Children’s toys have come a long way since I was a boy. We didn’t have video games and “smart” toys back then. We had marbles.
Smart or not, you can learn a lot from something as basic as a marble. In fact, I learned an incredible lesson that would stick with me for the rest of my life when I was just in elementary school—although I didn’t realize it at the time.
Some days back then, we would play marbles all during lunch and recess, and it was a lot of fun trying to beat friends and win their best marbles from them. One of my best friends had a big, beautiful cat’s-eye marble that I wanted very badly, but he wouldn’t risk it, so I never had a chance to win it from him. He just held onto it and liked to show it off. So I developed a strategy. Rather than convincing him to play me for it, which he wouldn’t, I offered him a trade. First I offered any marble I had for it. He wasn’t interested. Then I offered two for it. Then three. Then four. I think he was finally willing to make the trade when I reached seven. He was happy because he got seven marbles. I was happy because I’d given up several average marbles for one beautiful marble.
Here’s the lesson: Life has many intersections, opportunities to go up or down. At those points, we make choices. We can add something to our life, subtract it or exchange one thing for another. The most successful people know when to do which of those three—when to trade off their dead-end career to take the risk of starting a new business; when to exchange the relationships that are holding them back for those that will encourage and strengthen them; when to add a positive new habit at the expense of an old one that wasn’t producing results.
In general, I believe that unsuccessful people make bad trade-offs, average people make few trade-offs and successful people make good trade-offs.
It is important to remember that we don’t always get what we want, but we always get what we choose.
I’ve made dozens of significant trade-offs in my life, and I’ve come to realize that I have to be willing to continue making them if I want to keep growing and striving to reach my potential. When I stop making them, I will arrive at a dead end in life, and at that point, my growth will be done. That will be the day that my best years are no longer ahead of me, and my potential is behind me.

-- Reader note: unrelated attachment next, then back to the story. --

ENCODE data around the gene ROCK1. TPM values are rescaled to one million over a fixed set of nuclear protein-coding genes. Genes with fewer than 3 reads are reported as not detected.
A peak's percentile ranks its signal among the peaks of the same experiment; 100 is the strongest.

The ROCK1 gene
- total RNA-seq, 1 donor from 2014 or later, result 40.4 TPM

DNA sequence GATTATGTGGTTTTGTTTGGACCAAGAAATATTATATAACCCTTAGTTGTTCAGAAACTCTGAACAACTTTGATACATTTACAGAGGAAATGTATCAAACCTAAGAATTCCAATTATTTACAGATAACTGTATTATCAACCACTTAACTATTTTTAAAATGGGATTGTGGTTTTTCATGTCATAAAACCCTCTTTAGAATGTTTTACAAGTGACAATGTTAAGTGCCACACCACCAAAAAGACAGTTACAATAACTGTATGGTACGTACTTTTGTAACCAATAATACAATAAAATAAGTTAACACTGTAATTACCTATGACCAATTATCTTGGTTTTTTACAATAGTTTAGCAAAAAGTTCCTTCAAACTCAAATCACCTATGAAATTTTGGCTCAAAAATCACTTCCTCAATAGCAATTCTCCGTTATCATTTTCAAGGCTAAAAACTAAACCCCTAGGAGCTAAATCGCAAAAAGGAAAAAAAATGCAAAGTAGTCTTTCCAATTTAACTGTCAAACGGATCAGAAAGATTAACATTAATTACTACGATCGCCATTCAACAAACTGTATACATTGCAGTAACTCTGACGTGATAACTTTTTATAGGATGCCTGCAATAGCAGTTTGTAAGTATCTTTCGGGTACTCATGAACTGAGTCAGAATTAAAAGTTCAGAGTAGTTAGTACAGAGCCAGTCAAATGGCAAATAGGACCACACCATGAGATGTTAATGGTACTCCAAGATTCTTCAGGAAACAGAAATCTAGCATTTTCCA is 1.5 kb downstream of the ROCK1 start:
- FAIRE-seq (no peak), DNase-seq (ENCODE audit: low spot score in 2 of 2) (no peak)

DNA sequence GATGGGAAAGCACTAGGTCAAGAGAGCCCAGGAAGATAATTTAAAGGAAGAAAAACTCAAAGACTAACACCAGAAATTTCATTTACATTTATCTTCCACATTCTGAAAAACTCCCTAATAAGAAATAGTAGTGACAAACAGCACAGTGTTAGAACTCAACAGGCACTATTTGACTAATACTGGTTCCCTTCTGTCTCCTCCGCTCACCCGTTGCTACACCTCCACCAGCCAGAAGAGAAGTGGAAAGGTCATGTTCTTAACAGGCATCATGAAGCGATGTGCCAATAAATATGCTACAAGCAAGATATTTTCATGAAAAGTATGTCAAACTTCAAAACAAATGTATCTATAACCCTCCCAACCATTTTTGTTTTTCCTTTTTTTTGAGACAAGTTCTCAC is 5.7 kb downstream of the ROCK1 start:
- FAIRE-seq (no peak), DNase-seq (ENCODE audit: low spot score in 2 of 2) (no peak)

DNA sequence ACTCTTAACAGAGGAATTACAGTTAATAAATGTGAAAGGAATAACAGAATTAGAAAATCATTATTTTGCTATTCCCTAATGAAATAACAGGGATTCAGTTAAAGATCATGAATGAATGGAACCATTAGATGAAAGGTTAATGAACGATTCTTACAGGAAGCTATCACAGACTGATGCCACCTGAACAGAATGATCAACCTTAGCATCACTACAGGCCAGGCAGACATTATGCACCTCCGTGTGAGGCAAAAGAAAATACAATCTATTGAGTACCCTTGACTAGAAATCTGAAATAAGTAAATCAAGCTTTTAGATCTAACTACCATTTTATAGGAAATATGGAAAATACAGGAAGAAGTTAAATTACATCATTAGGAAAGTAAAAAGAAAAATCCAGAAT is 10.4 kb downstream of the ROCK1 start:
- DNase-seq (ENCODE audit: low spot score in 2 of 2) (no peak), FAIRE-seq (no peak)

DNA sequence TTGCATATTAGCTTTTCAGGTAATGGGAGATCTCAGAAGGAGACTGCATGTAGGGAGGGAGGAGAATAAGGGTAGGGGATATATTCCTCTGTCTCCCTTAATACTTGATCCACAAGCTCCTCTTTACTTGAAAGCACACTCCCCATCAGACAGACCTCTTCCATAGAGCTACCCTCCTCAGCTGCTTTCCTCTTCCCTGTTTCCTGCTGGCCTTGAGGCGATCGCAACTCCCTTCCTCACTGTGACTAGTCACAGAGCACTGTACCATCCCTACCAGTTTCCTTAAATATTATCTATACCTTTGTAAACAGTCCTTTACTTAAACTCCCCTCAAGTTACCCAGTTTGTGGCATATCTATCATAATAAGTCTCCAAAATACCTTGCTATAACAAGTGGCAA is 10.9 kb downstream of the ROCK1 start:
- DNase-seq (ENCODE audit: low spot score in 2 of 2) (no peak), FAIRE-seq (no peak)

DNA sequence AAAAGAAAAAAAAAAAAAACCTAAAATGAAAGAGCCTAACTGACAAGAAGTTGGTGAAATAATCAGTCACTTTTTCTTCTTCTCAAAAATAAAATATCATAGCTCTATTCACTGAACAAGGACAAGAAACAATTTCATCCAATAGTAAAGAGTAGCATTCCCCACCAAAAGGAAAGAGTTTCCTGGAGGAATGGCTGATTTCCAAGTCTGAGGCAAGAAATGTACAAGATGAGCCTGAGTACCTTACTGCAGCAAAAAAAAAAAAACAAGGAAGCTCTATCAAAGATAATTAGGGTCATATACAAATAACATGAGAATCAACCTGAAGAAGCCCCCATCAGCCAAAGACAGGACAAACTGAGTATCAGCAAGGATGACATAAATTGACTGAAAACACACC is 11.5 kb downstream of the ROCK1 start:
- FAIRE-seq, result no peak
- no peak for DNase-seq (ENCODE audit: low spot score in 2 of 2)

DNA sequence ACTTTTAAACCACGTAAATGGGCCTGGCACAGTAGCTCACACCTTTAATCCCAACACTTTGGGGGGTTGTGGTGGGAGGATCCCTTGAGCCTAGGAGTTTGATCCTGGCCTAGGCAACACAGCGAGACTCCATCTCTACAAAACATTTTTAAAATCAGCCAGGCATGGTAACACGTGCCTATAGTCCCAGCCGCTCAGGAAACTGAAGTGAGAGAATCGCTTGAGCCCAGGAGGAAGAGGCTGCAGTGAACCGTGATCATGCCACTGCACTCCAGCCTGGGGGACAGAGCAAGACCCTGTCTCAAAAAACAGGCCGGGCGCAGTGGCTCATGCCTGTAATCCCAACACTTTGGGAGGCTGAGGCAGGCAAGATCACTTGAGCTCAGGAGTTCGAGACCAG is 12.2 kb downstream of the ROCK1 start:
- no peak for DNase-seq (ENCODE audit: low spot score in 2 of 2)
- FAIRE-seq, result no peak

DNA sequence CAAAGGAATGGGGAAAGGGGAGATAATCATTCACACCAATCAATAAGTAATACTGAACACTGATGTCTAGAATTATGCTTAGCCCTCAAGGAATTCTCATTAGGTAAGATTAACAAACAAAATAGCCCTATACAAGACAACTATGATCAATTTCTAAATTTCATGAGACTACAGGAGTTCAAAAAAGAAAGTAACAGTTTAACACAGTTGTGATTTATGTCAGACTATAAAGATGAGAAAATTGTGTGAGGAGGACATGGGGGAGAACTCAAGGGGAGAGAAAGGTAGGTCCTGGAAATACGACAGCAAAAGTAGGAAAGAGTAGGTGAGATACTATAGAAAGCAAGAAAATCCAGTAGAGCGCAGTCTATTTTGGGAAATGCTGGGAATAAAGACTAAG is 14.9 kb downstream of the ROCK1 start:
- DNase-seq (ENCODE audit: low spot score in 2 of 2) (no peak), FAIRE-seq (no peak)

It is important to remember that we don’t always get what we want, but we always get what we choose. What kind of choices have you been making so far in life? Have you developed guidelines to help you decide what to strive for and what to give up in return? Allow me to give you five trade-offs that I have thought through, which may help establish your own guidelines.
1. I am willing to give up financial security today for potential tomorrow.
Physician and writer George W. Crane said “There is no future in any job. The future lies in the man who holds the job.” I have always believed that to be true, and as a result, I have always been willing to bet on myself, so much so that I often accepted financial risks or pay cuts to pursue what I believed was a good opportunity.
2. I am willing to give up immediate gratification for personal growth.
When it comes to growth and success, immediate gratification is almost always the enemy of growth. We can choose to please ourselves and plateau, or we can delay our gratification and grow. It’s our choice.
3. I am willing to give up the fast life for the good life.
We live in a culture that idolizes movie and music stars, drools over opulent mansions, idealizes travel, and plays the lottery in hopes of someday getting the chance to live the fast life it so admires and emulates. But most of that is an illusion. That’s why I choose to forgo the fast life in favor of the good life. What’s that? Missionary Albert Schweitzer said “The great secret of success is to go through life as a man who never gets used up.” To keep myself from getting “used up,” I try to create greater capacity in myself and therefore margin time in my life.
4. I am willing to give up security for significance.
You’ll never get anywhere interesting by always doing the safe thing. Most people are capable of making a living. That’s the safe thing. The significant thing is making a difference. The great men and women of history were not great because of what they earned and owned, but rather for what they gave their lives to accomplish. Every trade-off is a challenge to become what we really are. Done correctly, we can create opportunities to help others become who they really are.
5. I am willing to give up addition for multiplication.
My attitude in the beginning of my career was What can I do for others? But that is addition. Once I began to learn leadership, my question changed to What can I do with others? That’s multiplication. I want to encourage you to explore developing your leadership potential. Your investment in others will have a multiplying effect, and you won’t regret the time you give.
Most people try to take too many things with them as they journey through life. They want to keep adding without giving anything up. It doesn’t work. You can’t do everything; there is only so much time in a day. At some point, you reach your limit. Besides, we need to remember that if nothing changes, nothing changes!
If you want to reach your potential, be willing to choose wise trade-offs.
John C. Maxwell, an internationally respected leadership expert, speaker, and author who has sold more than 18 million books, has been named an inaugural SUCCESS Ambassador. Dr. Maxwell is the founder of EQUIP, a non-profit organization that has trained more than 5 million leaders in 126 countries worldwide. A New York Times, Wall Street Journal and BusinessWeek; best-selling author, Maxwell has written three books that have sold more than a million copies.